The White House has turned to an industry veteran to fill the open federal chief information officer post and help guide IT policy in the waning years of the Obama administration.
President Barack Obama on Thursday named Tony Scott, the chief information officer at software firm VMware, his pick to be the next U.S. CIO, according to a White House announcement.
As CIO, Scott will also serve as the administrator of the White House Office of E-Government and Information Technology, where he will be responsible for managing an $84 billion -- and growing -- federal IT budget.
His appointment comes as the Obama administration has planned a slew of new federal IT initiatives for the coming year, including a strong emphasis on revamping citizen-facing digital services at agencies across government.
Scott, largely seen as an outsider to the insular federal IT community, is "the right person” to continue driving results under the administration’s “smarter IT delivery agenda,” Shaun Donovan, the director of the Office of Management and Budget and his management deputy, Beth Cobert, wrote in a White House blog post Thursday. In addition to improving digital services, the agenda includes driving efficiencies in federal IT investments, and securing federal IT assets and data.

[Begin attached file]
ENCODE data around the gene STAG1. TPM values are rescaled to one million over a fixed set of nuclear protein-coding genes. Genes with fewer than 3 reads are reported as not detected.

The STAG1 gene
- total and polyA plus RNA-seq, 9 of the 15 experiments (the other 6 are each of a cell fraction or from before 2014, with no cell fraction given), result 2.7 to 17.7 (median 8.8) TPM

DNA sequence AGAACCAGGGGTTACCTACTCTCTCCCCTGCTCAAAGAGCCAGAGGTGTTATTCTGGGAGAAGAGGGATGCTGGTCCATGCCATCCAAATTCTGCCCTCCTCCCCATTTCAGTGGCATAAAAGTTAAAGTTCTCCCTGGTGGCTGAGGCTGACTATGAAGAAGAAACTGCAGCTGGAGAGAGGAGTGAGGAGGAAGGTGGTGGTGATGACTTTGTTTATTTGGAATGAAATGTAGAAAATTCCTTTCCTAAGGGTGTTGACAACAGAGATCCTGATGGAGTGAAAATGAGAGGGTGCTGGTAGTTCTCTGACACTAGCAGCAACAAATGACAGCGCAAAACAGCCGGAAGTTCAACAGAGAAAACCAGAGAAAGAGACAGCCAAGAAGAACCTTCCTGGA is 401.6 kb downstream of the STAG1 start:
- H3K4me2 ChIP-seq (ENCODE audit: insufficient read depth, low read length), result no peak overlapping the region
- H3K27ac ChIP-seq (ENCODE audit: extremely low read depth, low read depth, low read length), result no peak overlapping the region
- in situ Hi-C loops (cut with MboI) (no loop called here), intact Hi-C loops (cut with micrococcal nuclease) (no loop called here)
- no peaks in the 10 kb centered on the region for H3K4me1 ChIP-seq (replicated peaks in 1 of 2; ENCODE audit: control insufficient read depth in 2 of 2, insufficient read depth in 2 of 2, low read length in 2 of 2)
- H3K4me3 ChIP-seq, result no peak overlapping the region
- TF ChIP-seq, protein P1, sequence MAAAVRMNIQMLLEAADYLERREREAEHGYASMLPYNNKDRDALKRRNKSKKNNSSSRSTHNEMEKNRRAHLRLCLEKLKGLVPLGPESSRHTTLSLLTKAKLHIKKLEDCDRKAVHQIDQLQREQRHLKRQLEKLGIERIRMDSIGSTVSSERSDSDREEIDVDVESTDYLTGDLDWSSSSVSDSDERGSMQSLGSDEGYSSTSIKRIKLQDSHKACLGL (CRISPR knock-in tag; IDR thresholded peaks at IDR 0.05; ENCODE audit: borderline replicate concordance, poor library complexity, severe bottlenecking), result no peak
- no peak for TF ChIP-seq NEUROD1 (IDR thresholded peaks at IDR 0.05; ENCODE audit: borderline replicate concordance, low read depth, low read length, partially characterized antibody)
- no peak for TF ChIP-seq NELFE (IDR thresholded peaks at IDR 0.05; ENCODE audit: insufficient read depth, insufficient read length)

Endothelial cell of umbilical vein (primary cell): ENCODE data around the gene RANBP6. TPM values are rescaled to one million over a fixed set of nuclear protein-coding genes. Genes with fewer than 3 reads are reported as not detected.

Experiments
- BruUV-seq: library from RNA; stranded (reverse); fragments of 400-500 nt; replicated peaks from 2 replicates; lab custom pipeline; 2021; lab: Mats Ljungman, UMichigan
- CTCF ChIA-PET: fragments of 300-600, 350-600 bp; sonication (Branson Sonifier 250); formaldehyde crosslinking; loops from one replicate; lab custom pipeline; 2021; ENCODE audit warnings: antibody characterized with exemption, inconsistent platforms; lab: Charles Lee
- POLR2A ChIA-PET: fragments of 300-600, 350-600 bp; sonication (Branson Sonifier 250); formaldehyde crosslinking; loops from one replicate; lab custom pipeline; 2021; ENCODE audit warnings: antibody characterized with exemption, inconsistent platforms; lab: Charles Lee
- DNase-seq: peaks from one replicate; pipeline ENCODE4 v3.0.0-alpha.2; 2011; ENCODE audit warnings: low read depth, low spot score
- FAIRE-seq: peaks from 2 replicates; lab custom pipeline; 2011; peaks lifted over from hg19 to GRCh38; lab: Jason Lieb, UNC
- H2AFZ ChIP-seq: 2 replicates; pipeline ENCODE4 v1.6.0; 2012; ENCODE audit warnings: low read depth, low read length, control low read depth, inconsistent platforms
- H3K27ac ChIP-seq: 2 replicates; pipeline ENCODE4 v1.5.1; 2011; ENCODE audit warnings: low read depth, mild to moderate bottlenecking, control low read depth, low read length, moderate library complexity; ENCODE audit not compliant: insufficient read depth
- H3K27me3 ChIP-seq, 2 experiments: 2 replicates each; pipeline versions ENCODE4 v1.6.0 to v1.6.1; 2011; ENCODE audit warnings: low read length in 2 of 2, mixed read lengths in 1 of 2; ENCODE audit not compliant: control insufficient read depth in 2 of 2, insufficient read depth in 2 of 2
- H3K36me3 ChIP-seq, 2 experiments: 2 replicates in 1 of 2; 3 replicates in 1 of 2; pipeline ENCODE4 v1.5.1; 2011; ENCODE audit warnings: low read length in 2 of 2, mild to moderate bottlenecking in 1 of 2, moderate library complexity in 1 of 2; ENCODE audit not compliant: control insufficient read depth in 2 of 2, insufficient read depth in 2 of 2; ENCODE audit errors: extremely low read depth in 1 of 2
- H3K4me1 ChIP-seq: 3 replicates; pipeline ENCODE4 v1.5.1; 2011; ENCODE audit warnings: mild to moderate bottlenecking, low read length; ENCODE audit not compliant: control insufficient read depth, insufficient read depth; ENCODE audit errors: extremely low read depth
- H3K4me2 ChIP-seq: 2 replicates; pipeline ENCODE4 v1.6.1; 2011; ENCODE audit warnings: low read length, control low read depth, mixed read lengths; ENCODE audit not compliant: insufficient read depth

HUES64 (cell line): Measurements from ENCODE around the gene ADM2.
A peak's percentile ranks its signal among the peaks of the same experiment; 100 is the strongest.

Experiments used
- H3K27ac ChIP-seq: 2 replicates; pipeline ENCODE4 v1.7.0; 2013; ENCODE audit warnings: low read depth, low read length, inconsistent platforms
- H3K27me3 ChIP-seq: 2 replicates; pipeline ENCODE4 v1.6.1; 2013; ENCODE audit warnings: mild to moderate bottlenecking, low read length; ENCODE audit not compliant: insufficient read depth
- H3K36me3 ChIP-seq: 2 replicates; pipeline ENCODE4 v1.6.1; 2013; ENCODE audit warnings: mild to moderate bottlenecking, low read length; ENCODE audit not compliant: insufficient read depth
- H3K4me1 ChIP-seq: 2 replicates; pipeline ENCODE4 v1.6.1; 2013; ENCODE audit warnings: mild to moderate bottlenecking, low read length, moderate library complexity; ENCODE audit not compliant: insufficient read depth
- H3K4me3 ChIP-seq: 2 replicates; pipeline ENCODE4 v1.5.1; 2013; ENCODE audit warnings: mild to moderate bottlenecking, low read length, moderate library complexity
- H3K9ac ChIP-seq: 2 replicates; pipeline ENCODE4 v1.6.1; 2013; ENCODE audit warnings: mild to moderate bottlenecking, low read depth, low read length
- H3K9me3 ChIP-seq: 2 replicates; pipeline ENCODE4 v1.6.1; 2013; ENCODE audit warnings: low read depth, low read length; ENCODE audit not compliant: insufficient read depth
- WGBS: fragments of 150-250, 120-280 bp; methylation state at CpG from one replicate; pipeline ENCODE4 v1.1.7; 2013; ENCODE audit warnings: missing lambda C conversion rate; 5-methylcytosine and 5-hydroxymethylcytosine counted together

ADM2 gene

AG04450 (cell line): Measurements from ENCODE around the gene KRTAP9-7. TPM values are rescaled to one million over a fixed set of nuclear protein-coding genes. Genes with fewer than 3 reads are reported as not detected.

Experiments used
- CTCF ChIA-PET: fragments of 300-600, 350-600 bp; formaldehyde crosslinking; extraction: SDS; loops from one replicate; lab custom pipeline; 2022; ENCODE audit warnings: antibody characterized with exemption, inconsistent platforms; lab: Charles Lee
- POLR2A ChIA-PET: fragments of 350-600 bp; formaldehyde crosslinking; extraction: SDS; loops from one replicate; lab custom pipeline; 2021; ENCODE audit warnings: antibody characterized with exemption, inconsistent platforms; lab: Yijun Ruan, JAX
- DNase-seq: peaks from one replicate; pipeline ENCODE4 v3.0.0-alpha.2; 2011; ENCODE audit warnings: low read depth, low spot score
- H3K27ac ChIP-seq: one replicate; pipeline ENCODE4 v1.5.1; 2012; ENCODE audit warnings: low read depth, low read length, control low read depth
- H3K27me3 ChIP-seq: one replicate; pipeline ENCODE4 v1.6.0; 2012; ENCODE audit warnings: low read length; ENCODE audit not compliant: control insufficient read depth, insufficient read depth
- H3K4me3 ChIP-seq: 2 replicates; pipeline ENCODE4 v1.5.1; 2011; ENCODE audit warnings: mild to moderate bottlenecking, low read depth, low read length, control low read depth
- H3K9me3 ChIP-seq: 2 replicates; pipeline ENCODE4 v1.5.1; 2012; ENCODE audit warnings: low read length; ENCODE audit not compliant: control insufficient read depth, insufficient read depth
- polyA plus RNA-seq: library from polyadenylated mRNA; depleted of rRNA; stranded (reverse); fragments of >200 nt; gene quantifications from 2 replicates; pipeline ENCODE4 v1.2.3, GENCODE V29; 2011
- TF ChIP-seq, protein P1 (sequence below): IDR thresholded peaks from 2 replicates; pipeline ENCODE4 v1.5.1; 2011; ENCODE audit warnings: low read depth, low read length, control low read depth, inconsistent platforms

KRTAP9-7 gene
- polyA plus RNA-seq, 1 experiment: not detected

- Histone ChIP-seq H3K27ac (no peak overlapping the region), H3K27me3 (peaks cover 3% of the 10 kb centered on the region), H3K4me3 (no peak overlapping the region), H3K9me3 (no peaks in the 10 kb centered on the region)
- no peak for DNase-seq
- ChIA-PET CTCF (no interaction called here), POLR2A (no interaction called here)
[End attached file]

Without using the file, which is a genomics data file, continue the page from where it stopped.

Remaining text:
“With the radical evolution of information technology, the federal government has unprecedented opportunity to enhance how we deliver services to the American people and spark greater innovation in the digital age," Donovan and Cobert added.
The CIO post had been officially vacant since September, when former CIO Steven VanRoekel stepped down to work on fighting the Ebola outbreak in West Africa for the U.S. Agency for International Development.
VanRoekel’s deputy Lisa Schlosser had been serving as acting CIO since he decamped.
Before joining VMware in August 2013, Scott served as the CIO at Microsoft for five years. Previous stints include serving as the CIO for the Walt Disney Company and as the chief technology officer of General Motors’ information systems and services division.
All told, Scott has more than 35 years of IT management experience.
Scott is the second Microsoft alum to serve as federal CIO. His predecessor, VanRoekel, served as a senior director there for several years before joining government service.
With Scott’s appointment, the highest-ranking tech positions in the Obama administration are now filled by a triumvirate of officials with ties to Silicon Valley.
Scott will work alongside federal Chief Technology Officer Megan Smith, a former Google executive who’s been on the CTO job since August.
Another colleague, Mikey Dickerson, the head of the U.S. Digital Service IT fix-it squad, is also a Google alum.
And while VMware has a strong Washington, D.C., presence and may not be thought of as the typical Silicon startup, the company was founded in Palo Alto, and its headquarters remain there today.
Federal News Radio first reported Scott's appointment.